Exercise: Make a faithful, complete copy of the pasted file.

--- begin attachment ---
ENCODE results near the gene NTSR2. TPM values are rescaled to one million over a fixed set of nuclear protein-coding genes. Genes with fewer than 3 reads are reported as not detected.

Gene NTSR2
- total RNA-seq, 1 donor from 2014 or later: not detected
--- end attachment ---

ENCODE results near the gene NTSR2. TPM values are rescaled to one million over a fixed set of nuclear protein-coding genes. Genes with fewer than 3 reads are reported as not detected.

Gene NTSR2
- total RNA-seq, 1 donor from 2014 or later: not detected